New Brunswick government should reduce spending to solidify provincial finances

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Appeared in the New Brunswick Telegraph-Journal, August 25, 2022
New Brunswick government should reduce spending to solidify provincial finances

Recently, Canada’s Parliamentary Budget Officer (PBO) published its annual report on the health of public finances across Canada. Despite the balanced budgets of recent years, the Higgs government still has work to do to strengthen New Brunswick’s finances and make them more resilient to risks on the horizon.

The purpose of the PBO’s annual report is to assess the sustainability of government finances using a technical definition of the term. Under the PBO’s definition, a government’s finances are unsustainable if, under current policies and reasonable economic assumptions, government debt is on track to grow faster than the overall economy over the long-term.

Simply put, the report finds that New Brunswick’s finances are unsustainable. This means if the provincial government fails to take any policy action, the province’s net debt-to-GDP ratio, a key indicator of the sustainability of debt levels, will rise over time.

The PBO is not alone in this key finding. Leading experts at the Finances of the Nation project concur with this basic assessment. Their calculations suggest that New Brunswick requires significant spending reductions to make the province’s finances sustainable without tax increases. To achieve sustainability in one year, their analysis suggests the government must reduce program spending (all spending other than debt interest costs) by $1.04 billion or approximately 9.7 per cent.

Of course, the government could take a more gradual approach to reducing spending but there are meaningful advantages to moving quickly, including reducing the likelihood of budget deficits in the years ahead, which would mean more debt and (all else equal) higher interest costs borne by taxpayers.

More broadly, government finances in the region are subject to a number of region-specific risks that could make the fiscal situation precarious including the region’s heavy dependence on transfer payments from Ottawa to fund provincial activities. The Maritime provinces specifically receive a larger share of their revenue from federal transfers than any other province in Canada. This makes the region uniquely vulnerable to changes in federal transfer policy. Bringing spending closer in line with own-source revenues (revenue generated within the province) would help mitigate this risk.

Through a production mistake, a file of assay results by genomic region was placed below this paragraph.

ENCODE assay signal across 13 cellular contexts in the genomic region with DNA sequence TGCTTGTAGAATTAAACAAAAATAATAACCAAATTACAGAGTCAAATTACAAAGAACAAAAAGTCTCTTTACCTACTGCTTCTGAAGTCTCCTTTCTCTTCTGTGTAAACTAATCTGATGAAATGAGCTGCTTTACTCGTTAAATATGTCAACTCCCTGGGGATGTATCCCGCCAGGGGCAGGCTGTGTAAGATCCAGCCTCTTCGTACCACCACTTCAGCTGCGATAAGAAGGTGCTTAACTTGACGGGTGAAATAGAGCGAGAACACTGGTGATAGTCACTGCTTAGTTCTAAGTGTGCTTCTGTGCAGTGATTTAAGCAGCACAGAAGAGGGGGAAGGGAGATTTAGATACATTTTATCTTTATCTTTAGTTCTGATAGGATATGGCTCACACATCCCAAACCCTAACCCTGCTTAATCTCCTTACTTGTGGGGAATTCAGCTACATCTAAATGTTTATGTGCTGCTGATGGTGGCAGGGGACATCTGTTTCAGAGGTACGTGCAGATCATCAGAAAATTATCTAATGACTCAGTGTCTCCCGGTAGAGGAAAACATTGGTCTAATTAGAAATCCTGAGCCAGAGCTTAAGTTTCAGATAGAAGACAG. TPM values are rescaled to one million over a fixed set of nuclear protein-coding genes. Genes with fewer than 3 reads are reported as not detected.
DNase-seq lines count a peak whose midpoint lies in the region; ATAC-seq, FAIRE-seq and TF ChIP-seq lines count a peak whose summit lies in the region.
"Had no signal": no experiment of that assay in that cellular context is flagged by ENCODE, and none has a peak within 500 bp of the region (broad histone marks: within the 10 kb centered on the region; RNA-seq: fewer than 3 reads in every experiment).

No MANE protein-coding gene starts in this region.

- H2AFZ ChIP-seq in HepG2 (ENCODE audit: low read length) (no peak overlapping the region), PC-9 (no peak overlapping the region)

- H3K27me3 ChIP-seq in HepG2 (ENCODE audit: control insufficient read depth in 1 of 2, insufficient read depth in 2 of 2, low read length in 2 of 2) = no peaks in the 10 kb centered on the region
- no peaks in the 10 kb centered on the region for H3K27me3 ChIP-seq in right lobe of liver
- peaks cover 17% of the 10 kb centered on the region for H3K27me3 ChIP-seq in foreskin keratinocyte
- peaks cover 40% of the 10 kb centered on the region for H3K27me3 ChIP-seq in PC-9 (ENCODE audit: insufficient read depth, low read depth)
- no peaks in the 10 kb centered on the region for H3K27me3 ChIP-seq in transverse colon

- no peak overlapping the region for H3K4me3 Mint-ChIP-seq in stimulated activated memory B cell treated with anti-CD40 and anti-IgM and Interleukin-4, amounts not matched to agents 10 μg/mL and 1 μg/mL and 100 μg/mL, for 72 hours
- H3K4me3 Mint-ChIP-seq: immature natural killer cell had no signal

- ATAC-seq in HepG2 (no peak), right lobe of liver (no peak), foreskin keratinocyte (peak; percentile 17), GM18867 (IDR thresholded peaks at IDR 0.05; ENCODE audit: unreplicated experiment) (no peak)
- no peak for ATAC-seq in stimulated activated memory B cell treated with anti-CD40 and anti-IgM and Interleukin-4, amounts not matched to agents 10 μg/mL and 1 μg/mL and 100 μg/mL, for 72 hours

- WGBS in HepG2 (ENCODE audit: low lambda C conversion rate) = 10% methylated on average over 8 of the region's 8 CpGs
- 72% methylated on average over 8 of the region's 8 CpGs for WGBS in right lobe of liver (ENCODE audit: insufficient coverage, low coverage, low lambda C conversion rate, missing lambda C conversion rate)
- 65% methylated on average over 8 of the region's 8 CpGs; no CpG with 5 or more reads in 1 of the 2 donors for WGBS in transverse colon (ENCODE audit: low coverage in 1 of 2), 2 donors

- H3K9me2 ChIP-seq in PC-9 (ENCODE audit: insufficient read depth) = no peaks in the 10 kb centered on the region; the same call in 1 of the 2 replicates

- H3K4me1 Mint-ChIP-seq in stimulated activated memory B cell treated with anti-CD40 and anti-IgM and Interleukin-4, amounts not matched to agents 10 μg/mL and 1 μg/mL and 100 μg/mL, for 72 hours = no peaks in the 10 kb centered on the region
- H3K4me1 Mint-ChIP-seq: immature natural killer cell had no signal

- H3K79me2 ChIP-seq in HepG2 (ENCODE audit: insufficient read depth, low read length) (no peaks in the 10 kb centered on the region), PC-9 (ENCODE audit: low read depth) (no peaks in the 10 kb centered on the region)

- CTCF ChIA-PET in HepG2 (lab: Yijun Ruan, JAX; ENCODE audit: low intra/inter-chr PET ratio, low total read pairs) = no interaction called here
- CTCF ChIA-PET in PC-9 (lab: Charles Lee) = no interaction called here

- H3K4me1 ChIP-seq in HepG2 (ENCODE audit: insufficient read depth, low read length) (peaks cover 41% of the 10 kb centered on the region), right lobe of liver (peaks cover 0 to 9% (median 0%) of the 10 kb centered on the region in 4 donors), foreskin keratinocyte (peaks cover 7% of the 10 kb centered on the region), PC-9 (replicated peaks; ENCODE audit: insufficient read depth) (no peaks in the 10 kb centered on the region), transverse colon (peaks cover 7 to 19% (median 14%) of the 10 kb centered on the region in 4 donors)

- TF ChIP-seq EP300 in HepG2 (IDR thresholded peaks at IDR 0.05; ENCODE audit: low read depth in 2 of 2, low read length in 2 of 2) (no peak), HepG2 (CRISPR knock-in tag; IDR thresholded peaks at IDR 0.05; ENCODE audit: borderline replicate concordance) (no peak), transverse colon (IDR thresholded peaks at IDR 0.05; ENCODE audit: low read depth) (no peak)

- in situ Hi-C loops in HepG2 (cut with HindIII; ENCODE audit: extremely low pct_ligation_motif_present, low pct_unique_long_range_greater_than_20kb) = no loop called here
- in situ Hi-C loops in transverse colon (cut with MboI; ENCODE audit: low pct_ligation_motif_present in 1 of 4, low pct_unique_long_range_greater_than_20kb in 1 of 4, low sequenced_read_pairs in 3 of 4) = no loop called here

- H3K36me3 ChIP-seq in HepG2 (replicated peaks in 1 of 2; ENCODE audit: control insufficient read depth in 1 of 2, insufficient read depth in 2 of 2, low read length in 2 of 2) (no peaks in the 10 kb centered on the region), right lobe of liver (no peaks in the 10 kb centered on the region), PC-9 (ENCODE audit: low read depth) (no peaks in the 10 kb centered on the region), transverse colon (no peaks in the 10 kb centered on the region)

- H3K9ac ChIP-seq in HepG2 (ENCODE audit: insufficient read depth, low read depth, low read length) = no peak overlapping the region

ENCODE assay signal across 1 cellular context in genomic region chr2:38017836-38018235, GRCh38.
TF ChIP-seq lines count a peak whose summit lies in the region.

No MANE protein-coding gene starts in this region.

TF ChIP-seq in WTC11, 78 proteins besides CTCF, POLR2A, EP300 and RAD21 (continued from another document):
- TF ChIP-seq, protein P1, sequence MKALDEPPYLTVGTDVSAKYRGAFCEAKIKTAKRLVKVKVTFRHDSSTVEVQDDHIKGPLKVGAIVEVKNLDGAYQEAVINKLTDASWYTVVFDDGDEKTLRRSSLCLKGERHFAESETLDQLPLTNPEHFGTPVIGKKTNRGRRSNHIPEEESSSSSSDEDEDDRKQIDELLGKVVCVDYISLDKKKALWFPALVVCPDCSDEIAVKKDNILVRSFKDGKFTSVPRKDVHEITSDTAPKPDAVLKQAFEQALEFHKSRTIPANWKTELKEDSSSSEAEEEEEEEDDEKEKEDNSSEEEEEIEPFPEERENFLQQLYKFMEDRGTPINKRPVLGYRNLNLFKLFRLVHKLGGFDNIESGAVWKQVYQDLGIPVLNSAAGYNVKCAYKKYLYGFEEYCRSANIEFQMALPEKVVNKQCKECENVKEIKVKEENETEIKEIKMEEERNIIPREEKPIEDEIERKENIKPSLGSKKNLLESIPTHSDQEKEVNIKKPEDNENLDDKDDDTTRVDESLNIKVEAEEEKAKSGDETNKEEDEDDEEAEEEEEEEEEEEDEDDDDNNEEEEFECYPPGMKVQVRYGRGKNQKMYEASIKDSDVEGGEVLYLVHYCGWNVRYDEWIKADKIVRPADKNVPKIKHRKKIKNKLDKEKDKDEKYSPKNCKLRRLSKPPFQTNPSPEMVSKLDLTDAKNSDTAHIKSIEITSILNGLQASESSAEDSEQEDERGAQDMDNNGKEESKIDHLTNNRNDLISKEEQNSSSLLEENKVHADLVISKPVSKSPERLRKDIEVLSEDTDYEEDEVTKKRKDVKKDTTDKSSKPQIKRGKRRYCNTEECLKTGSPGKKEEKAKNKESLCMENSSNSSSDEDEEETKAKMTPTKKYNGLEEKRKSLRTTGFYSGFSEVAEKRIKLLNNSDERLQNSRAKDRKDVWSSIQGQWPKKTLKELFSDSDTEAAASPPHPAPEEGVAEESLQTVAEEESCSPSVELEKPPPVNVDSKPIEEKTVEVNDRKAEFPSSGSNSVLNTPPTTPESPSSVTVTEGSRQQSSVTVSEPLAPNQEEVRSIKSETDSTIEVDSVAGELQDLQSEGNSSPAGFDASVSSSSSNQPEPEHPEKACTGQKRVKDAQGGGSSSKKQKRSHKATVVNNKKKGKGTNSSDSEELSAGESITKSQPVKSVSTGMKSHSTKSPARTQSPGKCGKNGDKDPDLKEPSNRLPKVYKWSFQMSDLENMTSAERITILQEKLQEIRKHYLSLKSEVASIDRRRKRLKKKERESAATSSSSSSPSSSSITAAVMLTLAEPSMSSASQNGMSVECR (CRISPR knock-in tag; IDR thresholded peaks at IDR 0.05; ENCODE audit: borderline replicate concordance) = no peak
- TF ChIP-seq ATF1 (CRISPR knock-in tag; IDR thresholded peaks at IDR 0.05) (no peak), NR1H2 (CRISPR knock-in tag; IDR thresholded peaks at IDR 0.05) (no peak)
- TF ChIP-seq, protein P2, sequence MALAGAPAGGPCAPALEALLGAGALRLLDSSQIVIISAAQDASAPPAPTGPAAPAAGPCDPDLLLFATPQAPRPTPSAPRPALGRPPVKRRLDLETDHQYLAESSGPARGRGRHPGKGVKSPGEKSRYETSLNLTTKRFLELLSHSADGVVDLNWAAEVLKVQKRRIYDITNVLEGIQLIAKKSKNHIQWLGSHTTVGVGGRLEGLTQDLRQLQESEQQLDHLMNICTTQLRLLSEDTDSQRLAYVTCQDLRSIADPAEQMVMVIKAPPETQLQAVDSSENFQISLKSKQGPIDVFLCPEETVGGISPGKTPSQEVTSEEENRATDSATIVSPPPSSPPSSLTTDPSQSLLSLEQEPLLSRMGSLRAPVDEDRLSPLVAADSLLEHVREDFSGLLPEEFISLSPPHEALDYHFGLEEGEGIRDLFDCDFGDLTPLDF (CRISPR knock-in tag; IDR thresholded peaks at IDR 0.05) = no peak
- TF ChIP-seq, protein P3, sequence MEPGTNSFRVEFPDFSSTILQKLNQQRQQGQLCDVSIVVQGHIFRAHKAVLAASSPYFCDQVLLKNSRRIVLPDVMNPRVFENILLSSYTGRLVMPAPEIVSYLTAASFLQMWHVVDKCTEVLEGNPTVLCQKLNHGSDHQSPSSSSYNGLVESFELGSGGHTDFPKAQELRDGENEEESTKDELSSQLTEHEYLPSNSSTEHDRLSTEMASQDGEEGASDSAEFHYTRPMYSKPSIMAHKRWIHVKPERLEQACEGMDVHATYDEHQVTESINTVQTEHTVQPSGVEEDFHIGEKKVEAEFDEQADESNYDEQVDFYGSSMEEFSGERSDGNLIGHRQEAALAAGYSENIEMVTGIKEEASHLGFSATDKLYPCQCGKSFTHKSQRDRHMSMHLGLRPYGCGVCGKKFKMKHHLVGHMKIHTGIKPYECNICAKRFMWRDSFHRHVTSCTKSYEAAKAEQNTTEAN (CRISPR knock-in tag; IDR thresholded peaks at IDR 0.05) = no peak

Of course, there’s also the possible future effects of interest rates on government debt. Partly due to lower credit ratings, the Maritime governments generally pay higher interest rates than many other provinces. And a recent report showed that in 2021 the four Atlantic provinces were among the five highest in Canada for the amount of money spent on debt interest payments relative to own-source revenue.

With interest rates rising, these factors make it all the more important for New Brunswick’s government to manage money frugally to prevent the province from starting to accumulate debt that’s more expensive than it has been in years, which could contribute to long-run sustainability challenges.

In recent years, New Brunswick has avoided deficit-spending and meaningfully reduced provincial debt (on a per-person basis). These are important accomplishments. However, the recent PBO report shows that the fiscal work is not yet done. The government must continue with continued spending restraint to bring sustainability to provincial finances and help make the province more resilient in the face of future fiscal risks.

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